Your guide to car accident laws in New York

Rose Blan

Getting injured in a car accident or crash can be a stressful experience. Beyond your pain and suffering, this could mean staying out of work, which can cause serious financial losses. Sadly, a lot of people in New York do not know car accident laws, or their rights and duties […]

Your guide to car accident laws in New York

Getting injured in a car accident or crash can be a stressful experience. Beyond your pain and suffering, this could mean staying out of work, which can cause serious financial losses. Sadly, a lot of people in New York do not know car accident laws, or their rights and duties after an accident. This can impact their ability to claim compensation for their damages, especially if the other driver was at fault. If you ever get injured in a car accident, consider consulting one of the top law firms, such as King Law, to know your options for filing a personal injury lawsuit. For your help, here is an overview of car accident laws in New York. 

The statute of limitations

Every state has its own statute of limitations, which determines the deadline for filing personal injury lawsuits against the at-fault party. In New York, the statute of limitations allows three years to file such lawsuits, counting from the date of the accident. If the accident led to someone’s death, the family has two years to file a wrongful death lawsuit, counting from the date of death. That date can be different from the date of accident.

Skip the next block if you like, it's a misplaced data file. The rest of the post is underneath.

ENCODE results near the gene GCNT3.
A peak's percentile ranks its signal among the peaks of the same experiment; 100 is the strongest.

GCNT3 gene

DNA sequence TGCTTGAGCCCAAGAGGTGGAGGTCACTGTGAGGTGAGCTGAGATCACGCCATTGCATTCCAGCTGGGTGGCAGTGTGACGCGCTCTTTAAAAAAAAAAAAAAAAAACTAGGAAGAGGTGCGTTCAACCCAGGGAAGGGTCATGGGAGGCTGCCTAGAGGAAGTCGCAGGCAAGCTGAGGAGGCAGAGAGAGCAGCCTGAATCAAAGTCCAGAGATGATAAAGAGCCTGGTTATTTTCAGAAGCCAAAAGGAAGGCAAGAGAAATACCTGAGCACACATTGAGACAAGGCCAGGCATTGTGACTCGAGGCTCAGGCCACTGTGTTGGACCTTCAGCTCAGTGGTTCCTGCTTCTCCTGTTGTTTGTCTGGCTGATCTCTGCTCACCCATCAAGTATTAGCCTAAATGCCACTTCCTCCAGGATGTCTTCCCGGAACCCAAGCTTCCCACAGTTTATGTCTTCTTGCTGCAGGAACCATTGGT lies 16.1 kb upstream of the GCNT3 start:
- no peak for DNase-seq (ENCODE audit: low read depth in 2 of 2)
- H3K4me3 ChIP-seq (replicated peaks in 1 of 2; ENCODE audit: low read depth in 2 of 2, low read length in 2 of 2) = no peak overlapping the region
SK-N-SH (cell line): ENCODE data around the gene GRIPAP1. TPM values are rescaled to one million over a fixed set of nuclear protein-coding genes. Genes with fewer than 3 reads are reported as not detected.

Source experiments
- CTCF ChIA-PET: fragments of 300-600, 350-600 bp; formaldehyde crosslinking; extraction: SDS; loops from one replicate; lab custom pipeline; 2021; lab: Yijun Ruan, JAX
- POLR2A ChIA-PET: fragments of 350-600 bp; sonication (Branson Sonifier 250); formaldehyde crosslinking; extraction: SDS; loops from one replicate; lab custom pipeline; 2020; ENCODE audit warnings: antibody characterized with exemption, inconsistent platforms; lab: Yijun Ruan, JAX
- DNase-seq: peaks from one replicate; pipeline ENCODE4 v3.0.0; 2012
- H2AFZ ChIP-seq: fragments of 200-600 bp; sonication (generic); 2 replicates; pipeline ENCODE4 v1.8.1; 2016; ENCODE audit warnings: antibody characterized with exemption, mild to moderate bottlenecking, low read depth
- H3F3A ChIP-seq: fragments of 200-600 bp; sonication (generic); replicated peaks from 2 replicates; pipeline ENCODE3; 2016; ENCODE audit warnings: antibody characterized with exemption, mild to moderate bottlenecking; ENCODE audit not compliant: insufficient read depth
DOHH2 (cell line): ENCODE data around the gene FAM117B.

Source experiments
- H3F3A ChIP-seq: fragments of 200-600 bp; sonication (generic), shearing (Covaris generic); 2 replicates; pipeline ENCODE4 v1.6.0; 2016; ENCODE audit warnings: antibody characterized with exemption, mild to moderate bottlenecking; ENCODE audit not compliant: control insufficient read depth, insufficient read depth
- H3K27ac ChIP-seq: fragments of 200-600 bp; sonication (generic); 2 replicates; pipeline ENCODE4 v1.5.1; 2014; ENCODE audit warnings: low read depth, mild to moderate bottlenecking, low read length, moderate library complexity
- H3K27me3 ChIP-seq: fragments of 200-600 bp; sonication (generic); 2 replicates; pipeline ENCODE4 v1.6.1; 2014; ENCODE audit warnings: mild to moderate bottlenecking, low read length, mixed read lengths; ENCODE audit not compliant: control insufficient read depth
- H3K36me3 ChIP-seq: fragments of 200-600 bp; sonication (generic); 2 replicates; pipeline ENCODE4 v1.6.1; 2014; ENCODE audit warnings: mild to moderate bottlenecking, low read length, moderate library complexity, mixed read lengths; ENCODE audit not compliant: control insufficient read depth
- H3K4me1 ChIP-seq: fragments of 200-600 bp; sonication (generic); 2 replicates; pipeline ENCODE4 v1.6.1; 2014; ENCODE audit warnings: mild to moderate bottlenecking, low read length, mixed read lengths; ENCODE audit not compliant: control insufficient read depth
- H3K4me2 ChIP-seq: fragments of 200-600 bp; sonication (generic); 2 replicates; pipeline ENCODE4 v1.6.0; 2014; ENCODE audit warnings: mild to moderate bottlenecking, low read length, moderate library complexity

Understanding pure comparative fault

If more than one party was at fault for the accident, New York follows the “pure comparative fault” rule. This means that even if you have a major share of fault in an accident, you can still file for compensation. However, the compensation amount will be reduced by your percentage of fault. In states that follow the modified comparative fault rule, a driver cannot claim any damages, if their share of fault is more than 50%. So, how does pure comparative fault work? For example – if you share of fault is 20%, and you have been awarded $10,000 by the jury, you will only get $8,000 as the final settlement. 

Call a lawyer

In the real world, no one accepts blame for a car accident, and you shouldn’t do that either. The insurance company will do their share of investigation to figure out fault and liability, and the claims adjuster may make an offer to you. Do not accept any amount, or sign papers or statements, unless you have to talked to a car accident lawyer. 

A good lawyer can ensure that you get all the support that you need to file your claim and win a fair settlement. Most car accident lawyers offer a free initial consultation, which is worth your time.

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